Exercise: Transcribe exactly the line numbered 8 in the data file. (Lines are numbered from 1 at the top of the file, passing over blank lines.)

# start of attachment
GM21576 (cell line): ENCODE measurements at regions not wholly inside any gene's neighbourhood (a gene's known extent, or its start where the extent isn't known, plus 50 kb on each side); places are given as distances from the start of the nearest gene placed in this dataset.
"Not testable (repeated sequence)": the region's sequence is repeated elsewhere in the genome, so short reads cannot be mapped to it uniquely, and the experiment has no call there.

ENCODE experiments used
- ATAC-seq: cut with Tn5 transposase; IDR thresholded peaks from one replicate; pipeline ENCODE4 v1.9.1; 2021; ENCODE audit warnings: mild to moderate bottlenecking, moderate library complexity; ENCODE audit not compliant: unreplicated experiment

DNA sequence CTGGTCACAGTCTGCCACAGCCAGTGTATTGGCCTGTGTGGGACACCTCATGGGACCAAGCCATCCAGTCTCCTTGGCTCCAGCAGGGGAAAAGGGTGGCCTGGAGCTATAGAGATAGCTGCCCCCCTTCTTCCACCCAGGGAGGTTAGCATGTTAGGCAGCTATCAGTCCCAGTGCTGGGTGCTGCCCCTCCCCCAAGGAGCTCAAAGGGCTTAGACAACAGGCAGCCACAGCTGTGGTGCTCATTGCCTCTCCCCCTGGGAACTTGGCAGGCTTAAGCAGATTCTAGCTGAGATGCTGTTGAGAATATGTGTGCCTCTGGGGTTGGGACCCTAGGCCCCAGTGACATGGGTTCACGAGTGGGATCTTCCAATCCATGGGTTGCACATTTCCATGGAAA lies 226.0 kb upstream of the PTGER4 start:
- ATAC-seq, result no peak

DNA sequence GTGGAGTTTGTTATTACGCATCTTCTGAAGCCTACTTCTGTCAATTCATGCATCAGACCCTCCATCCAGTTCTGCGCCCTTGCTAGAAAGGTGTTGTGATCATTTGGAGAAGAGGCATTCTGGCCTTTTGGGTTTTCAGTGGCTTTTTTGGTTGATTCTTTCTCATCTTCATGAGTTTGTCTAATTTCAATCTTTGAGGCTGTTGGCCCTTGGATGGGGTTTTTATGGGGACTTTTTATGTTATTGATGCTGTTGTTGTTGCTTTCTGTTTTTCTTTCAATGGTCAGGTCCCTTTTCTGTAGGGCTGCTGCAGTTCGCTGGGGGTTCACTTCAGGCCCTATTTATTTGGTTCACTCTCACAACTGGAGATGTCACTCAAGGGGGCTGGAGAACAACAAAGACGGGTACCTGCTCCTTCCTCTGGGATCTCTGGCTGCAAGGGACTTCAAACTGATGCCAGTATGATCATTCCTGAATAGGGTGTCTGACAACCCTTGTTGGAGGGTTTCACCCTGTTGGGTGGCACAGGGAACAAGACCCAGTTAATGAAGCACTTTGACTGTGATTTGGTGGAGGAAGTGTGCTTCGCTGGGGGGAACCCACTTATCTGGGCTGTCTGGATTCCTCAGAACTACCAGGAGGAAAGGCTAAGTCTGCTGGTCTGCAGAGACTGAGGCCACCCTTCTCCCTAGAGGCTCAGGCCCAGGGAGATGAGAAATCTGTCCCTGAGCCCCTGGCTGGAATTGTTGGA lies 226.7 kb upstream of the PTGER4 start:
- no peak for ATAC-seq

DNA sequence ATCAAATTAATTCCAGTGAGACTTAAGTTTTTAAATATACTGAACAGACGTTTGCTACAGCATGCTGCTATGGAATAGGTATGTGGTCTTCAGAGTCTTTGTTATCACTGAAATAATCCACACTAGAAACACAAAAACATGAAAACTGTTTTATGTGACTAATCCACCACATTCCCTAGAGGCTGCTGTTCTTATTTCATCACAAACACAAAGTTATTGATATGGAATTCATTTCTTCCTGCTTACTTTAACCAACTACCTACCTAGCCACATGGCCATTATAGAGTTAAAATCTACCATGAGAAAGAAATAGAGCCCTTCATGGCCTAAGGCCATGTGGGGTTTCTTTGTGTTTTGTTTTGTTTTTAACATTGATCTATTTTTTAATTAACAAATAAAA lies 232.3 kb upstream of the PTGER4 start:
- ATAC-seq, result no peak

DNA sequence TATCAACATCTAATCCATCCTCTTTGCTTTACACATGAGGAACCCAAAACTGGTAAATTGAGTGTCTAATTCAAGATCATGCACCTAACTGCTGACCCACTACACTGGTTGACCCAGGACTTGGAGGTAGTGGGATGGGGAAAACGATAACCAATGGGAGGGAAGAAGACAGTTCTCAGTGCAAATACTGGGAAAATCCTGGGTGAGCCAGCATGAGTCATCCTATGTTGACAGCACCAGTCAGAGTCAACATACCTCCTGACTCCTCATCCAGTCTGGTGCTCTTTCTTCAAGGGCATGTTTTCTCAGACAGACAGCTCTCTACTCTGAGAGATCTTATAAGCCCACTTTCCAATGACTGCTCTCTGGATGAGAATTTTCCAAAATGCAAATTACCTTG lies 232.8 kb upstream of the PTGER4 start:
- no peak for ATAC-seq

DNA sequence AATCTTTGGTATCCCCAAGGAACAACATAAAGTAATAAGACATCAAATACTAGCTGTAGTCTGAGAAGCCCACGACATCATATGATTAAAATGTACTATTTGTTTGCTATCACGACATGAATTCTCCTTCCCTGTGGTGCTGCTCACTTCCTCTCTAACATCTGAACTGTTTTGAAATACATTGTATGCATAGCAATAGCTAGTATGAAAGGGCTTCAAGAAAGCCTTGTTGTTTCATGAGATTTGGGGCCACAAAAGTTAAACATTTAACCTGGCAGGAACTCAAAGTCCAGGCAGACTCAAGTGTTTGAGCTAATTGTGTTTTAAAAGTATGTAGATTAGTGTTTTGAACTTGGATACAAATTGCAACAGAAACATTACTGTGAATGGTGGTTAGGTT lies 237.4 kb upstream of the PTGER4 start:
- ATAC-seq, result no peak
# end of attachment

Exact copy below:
- no peak for ATAC-seq